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Archive for the ‘New Articles’ Category

Errol’s Last Adventure? — In Majorca? – ¿De Verdad?

27 Sep


A New documentary about Errol’s years in Majorca, featuring Michael Douglas, et al

Diana Dill in 1943, six months before she married Kirk Douglas. I believe Errol dated her in 1942.

— Gentleman Tim

 

Robin in Oregon

17 Sep


This Weekend, Friday and Saturday, 6PM, September 18 and 19, 2020.

It’s yesteryear once more out in Oregon! See Errol swashbuckle his way to victory over the Sheriff of Nottingham at the historic Granada Theater in The Dalles, 84 miles east of Portland. The theater is showing old movies in a new way: as dinner theater with food matching the themes of the movies. It’s a cinematic and dining time machine!

www.granadatheatrethedalles.com…

— Gentleman Tim

 

Barrymore’s Last Party

21 Aug

August 20, 2020

— Gentleman Tim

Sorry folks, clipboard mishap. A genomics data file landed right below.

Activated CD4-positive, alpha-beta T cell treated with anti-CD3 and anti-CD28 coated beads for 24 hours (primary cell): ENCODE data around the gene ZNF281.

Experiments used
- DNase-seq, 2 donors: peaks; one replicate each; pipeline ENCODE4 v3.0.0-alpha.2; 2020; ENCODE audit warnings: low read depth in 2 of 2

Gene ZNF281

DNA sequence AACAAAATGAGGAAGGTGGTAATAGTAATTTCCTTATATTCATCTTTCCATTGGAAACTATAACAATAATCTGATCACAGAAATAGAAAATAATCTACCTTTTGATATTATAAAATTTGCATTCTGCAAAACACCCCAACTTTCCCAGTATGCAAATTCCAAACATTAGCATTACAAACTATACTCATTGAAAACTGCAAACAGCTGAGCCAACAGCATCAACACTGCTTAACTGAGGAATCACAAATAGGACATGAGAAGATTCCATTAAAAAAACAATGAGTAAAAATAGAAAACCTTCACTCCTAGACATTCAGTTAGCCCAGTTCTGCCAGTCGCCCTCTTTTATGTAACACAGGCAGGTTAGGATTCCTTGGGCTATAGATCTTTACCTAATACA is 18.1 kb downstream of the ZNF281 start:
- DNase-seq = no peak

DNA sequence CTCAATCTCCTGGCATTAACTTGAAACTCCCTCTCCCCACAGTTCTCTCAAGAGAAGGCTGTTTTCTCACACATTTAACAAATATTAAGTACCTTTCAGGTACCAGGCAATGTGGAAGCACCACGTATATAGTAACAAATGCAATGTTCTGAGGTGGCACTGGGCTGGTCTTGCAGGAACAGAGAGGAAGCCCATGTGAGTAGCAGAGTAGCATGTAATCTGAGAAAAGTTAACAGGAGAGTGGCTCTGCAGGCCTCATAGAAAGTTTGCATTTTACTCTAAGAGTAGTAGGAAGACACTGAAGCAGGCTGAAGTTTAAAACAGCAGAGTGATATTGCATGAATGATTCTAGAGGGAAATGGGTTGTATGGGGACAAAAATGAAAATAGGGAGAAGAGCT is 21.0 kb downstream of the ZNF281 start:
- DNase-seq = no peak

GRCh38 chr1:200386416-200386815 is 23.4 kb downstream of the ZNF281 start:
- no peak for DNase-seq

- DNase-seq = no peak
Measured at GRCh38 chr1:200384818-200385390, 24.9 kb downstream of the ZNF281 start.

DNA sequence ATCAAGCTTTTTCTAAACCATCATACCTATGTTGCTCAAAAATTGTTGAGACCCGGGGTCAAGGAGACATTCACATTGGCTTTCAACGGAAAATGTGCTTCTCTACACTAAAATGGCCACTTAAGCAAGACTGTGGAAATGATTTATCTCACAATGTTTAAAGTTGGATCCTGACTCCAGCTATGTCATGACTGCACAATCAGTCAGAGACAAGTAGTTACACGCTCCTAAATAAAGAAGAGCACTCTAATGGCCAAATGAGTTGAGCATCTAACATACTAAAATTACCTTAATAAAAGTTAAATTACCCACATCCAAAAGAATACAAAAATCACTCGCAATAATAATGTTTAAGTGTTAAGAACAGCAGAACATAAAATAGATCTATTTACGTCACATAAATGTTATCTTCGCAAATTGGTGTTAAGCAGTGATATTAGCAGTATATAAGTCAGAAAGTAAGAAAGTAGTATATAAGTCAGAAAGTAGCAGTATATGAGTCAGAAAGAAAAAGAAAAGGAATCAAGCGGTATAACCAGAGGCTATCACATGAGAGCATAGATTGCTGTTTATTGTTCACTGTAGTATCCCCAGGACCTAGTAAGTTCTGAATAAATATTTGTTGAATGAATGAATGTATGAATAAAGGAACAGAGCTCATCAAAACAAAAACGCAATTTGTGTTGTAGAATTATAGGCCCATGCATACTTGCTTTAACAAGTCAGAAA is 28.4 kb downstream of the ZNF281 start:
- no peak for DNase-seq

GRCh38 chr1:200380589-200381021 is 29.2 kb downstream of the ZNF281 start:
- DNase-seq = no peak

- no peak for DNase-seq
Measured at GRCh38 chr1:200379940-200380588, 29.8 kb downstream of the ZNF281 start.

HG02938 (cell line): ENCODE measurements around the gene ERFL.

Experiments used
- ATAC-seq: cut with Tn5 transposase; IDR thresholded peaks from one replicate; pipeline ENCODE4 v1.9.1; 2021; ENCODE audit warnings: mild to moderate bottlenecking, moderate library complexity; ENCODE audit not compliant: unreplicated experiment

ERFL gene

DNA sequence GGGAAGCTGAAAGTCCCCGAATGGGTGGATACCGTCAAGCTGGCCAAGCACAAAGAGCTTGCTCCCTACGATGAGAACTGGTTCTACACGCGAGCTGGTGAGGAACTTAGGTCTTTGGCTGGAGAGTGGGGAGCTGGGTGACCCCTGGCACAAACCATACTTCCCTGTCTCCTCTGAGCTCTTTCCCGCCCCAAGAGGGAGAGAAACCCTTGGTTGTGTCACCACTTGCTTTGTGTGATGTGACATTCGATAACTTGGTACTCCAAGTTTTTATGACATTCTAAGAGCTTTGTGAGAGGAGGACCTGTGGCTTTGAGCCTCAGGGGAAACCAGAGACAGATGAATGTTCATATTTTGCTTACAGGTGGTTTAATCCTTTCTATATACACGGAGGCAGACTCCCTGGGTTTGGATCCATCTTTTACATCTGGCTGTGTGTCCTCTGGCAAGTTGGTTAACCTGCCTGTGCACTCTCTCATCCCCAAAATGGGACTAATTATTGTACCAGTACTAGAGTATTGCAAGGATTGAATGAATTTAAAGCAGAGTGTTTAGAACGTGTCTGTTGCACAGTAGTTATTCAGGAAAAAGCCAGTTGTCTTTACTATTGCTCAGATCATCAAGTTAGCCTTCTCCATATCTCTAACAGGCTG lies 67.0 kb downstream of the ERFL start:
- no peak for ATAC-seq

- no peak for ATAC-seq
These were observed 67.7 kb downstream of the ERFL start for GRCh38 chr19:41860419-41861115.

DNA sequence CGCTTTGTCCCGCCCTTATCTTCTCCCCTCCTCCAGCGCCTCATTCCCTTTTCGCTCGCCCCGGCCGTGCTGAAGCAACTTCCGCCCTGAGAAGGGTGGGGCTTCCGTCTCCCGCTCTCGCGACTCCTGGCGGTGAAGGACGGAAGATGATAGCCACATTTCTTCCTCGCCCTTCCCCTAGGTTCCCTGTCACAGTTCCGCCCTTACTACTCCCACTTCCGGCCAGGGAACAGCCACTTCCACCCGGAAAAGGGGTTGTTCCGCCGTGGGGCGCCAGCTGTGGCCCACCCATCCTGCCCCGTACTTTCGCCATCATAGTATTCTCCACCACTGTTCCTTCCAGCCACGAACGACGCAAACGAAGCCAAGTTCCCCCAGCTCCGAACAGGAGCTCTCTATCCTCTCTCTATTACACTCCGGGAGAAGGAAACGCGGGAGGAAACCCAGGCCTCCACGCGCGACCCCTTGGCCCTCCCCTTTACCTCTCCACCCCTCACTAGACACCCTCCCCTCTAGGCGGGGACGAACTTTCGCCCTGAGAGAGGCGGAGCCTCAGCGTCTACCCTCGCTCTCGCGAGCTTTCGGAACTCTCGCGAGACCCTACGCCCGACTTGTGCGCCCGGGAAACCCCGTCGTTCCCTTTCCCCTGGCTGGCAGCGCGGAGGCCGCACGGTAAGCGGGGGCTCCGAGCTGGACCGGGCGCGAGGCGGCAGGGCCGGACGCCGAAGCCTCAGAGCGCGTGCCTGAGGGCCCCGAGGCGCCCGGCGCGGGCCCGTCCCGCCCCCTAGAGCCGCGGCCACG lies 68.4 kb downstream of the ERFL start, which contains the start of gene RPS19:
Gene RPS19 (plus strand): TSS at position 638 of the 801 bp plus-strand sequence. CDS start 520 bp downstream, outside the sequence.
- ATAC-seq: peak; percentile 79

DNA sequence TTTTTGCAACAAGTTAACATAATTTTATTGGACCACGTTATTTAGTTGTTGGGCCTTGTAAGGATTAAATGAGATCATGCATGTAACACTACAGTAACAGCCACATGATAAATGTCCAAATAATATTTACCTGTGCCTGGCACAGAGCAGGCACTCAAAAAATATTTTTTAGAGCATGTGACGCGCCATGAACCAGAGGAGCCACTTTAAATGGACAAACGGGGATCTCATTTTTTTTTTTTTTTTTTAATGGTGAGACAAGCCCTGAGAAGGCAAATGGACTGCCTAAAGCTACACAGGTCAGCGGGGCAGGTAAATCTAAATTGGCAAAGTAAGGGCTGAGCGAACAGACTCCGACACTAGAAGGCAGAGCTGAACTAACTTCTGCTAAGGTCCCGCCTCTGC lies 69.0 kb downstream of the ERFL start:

Against All Flags — Blu-Ray On the Way

22 Jul

Could Be Today, July 22, 2020.

“In 1700, the pirates of Madagascar menace the India trade; British officer Brian Hawke has himself cashiered, flogged, and set adrift to infiltrate the pirate “republic.” There, Hawke meets lovely Spitfire Stevens, a pirate captain in her own right, and the sparks begin to fly; but wooing a pirate poses unique problems. Especially after he rescues adoring young Princess Patma from a captured ship. Meanwhile, Hawke’s secret mission proceeds to an action-packed climax.”

— Gentleman Tim

 

Behind the Green Light

06 Jul

“You’ve done it, Newell, you’ve found a vaccine.”

Before Covid-19, there was Rocky Mountain Spotted Fever.

Before Dr. Anthony Fauci, there was Dr. Errol, I mean Newell, Paige.

“In the 1937 movie Green Light, Hollywood heartthrob Errol Flynn plays a doctor investigating a devastating new ailment plaguing a remote town in Montana. The story of a heroic doctor infecting himself with the disease to find a cure is fictional, but it’s based in truth. In the early 1900s, Rocky Mountain Spotted Fever, a deadly tick-borne disease, was erupting. No one knew exactly what caused it or how to cure it.”

— Gentleman Tim